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From "Bryan Pendleton (JIRA)" <j...@apache.org>
Subject [jira] [Commented] (DERBY-6008) Allow ORDER BY and FETCH/OFFSET in set operands
Date Fri, 07 Dec 2012 02:31:21 GMT

    [ https://issues.apache.org/jira/browse/DERBY-6008?page=com.atlassian.jira.plugin.system.issuetabpanels:comment-tabpanel&focusedCommentId=13526091#comment-13526091

Bryan Pendleton commented on DERBY-6008:

This must be a (relatively) recent enhancement to SQL; my decades old memory of the overall
structure of an SQL query was that ORDER BY was the "outermost" or final step in query processing.

I have these vague memories of various relational "purists" even arguing that the theoretical
for this was that ORDER BY was not part of the relational theory proper, but rather was just
that user interfaces would do for display purposes. 

That is, all processing was supposed to be done with mathematically pure "sets" of data, and
it was supposed to make no sense to ORDER BY an intermediate result.

I guess what I'm trying to figure out is why you would ever want to ORDER BY a portion of
your query
results, rather than ordering the final result.

Are there queries that will now return different results, as mathematical sets? Or is this
just a way
to sort some, but not all, of your data?

> Allow ORDER BY and FETCH/OFFSET in set operands
> -----------------------------------------------
>                 Key: DERBY-6008
>                 URL: https://issues.apache.org/jira/browse/DERBY-6008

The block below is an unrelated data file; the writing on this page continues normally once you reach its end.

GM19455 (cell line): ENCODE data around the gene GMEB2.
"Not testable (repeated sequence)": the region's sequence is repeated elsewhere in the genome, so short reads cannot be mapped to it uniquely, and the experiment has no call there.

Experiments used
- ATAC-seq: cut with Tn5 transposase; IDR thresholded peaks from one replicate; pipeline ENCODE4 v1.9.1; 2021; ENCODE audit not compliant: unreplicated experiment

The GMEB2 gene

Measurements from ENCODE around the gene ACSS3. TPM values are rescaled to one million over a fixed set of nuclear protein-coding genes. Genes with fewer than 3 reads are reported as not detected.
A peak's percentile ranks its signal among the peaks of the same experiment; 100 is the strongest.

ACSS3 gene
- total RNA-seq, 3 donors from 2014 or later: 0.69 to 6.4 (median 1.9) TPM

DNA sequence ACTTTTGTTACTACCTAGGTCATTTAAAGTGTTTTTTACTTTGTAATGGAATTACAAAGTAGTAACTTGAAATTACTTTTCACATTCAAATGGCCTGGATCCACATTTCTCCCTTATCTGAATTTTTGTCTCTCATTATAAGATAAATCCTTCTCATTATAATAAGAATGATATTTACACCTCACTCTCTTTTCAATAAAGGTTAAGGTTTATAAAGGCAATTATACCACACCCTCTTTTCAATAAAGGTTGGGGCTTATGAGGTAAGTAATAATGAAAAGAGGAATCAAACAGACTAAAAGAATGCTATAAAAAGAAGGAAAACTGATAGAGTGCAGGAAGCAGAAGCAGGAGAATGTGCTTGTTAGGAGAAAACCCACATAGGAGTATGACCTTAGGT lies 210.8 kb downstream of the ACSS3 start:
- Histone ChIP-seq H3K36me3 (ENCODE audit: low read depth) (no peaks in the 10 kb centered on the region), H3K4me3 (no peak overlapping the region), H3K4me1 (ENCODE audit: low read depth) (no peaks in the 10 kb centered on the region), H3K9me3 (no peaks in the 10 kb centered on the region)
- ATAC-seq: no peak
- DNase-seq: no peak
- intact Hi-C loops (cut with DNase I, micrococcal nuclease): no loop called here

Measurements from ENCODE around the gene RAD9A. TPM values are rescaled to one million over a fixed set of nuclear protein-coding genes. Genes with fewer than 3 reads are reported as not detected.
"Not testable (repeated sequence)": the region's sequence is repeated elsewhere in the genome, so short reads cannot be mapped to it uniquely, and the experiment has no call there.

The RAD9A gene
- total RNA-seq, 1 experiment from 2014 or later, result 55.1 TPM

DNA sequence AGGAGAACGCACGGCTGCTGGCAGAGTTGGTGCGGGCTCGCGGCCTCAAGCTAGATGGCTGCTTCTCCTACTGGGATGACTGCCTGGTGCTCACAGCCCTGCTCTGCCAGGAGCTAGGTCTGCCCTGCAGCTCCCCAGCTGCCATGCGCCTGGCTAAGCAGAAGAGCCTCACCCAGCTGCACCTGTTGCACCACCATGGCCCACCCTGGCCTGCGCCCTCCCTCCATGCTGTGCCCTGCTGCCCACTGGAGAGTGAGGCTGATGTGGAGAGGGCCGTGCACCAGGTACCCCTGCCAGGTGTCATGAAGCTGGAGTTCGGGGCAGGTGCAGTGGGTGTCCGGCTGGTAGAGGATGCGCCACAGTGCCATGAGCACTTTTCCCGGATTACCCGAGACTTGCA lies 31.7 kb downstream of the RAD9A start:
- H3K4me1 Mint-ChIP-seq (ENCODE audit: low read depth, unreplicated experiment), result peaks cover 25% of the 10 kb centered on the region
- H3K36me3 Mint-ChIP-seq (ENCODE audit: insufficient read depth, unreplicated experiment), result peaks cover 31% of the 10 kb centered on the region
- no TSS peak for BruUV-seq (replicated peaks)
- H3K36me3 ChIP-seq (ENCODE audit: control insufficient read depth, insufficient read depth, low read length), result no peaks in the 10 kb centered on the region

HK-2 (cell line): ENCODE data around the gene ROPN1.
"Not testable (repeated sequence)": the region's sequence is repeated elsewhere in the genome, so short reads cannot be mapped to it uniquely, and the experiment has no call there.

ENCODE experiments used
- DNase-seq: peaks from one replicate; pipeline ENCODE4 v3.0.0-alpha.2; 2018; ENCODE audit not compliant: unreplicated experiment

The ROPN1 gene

>             Project: Derby
>          Issue Type: Improvement
>          Components: SQL
>            Reporter: Dag H. Wanvik
>            Assignee: Dag H. Wanvik
>         Attachments: derby-6008-a.diff, derby-6008-a.stat, derby-6008-b.diff, derby-6008-b.stat,
derby-6008-c.diff, derby-6008-c.stat
> Currently, Derby doesn't allow ORDER BY nested in a set operand, e.g. in the following
> (select i from t1 order by j offset 1 row)    union 
> (select i from t2 order by j desc offset 2 rows)
> This is allowed by the standard, as far as I can understand, cf. this quote from section
7.12 in SQL 2011:
> <query expression body> ::=
>     <query term>
> |   <query expression body> UNION [ ALL | DISTINCT ]
>   [ <corresponding spec> ] <query term>
> |   <query expression body> EXCEPT [ ALL | DISTINCT ]
>   [ <corresponding spec> ] <query term>
> <query term> ::=
>    <query primary>
> |  <query term> INTERSECT [ ALL | DISTINCT ]
>    [ <corresponding spec> ] <query primary>
> <query primary> ::=
>    <simple table>
>   |  <left paren> <query expression body>
>      [ <order by clause> ] [ <result offset clause> ] [ <fetch first clause>
] <right paren>
> I.e. the left paren chooses the second alternative in the production for <query primary>.

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